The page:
Symbols are typically used where identity is concerned. Yeah, I know
    that's vague. Here's some specific cases:

    * Referring to variable or method names
    * As keys to a Hash (often when doing that named parameter trick, as
    in Rails)
    * To refer to a specific set of things, such as :up, :right, :left, :down.

    Now let's get down and dirty with real raw code, for each of these in turn:

    # Referring to variable or method names
    class MyJob
    attr_writer :frustration_level #refers to the method names to be created
    def print_var(sym)
    puts "#{sym} = #{instance_variable_get(sym)}" #refers to the
    variable name to be accessed
    java_code =
    java_code.frustration_level = "bordering on suicide"

    # As keys to a Hash (often when doing that named parameter trick, as
    in Rails)
    connection = { :host => '', :port => 443 } #as keys
    to a hash
    link_to :action => 'free_willy' #that named parameter trick

    def link_to(hashy_thing) #implementing that named parameter trick

    # To refer to a specific set of things, such as :up, :right, :left, :down.
    class Pos
    attr_accessor :x, :y #looks familiar...
    def initialize(x,y) @x,@y = x,y end
    def move(dir)
    case dir
    when :up then @y += 1
    when :down then @y -= 1
    when :left then @x -= 1
    when :right then @x += 1
    self #return self to make irb sessions friendlier, and to allow
    chaining, i suppose
    pos =,0) #x = 0, y = 0
    pos.move :up #x = 0, y = 1
    pos.move :left #x = -1, y = 1

    Take some time. Read through the code slowly. Swish it around in your
    mouth. Change some things and see what happens. Employ irb. Now pause.

    Okay. Understand?

    *Wait, why do attr_accessor and instance_variable_get require colons in
    front of your identifiers, while alias and defined? do not?*

    alias and defined? are reserved Ruby keywords. The Ruby parser notices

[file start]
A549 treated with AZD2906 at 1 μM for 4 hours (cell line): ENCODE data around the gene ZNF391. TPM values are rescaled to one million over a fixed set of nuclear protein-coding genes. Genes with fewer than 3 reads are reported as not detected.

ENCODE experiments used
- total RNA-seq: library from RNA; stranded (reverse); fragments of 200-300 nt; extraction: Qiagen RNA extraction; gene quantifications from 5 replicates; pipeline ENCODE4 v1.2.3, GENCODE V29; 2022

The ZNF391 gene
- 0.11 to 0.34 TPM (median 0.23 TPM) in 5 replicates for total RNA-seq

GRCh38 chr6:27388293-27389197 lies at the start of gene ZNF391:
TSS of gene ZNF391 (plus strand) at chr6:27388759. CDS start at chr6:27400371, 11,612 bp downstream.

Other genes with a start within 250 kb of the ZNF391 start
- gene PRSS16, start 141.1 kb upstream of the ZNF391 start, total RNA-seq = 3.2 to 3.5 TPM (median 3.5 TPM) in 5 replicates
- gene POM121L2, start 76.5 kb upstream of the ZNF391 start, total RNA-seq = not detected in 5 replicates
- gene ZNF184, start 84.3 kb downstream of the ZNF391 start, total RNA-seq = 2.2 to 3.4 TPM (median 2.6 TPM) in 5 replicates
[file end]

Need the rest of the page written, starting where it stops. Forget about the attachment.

the keyword, and knows that the next token better be a method/variable
    name, or else.

    attr_accessor and instance_variable_get, however, are not reserved Ruby
    keywords. They are built-in methods, provided through the Kernel module.
    Because they are methods, the syntax for invoking them is the same as
    for invoking any other method. If you were to do:

    attr_writer frustration_level

    Ruby would first look for a local variable named 'frustration_level',
    and then, failing that, invoke the 'frustration_level' method on self,
    and passing the *return value* to attr_writer (or, more likely, a
    NoMethodError will whizz by). We don't want that. Instead, we're using
    Symbols as a pretty way to pass in the _name_ of the method we want to
    create. We pass [a reference to] the Symbol into attr_accessor, and then
    attr_accessor invokes #to_s to find out what you typed after the colon.

    Okay, do you understand /now/?

    *Well, I think so, but -- couldn't you have just used Strings everywhere
    for the same purpose? And for the move up/down thing, you could have
    just created some UP = 1, DOWN = 2 style constants, or, heck, make four
    different methods -- move_up, move_down, etc.!*

    Yes, I could have.

    *Uh... ?*

    For all of the above cases (and all of the ways in which I've seen
    Symbols applied), you could use Strings in their place. This is because,
    well, what are we doing? We're comparing for equality (as with the case
    statement, or the Hash access), or we're calling #to_s to find out its
    name (as with the attr_accessor thing). These are both things we can do
    with Strings.

    So why use Symbols instead?

    1. To signal intent. By sticking colons in front of these bare words,
    you're saying, "These are the absolutes in my code. These are the things
    that do not change. In my application, these are not messages to the
    user, tokens to parse for, or anything else that's String-like. These
    are *concepts*."
    2. (On a related note...) For readability's sake. If you're using a
    text editor with syntax highlighting, the advantage of saying <%=
    link_to :controller => 'dingleberry', :action => 'pick' %> over <%=
    link_to 'controller' => 'dingleberry', 'action' => 'pick' %>, amidst a
    sea of RHTML, is IMMEDIATELY obvious (no pun intended, Ruby veterans).
    Even if you're not, using symbols in the right places can still aid your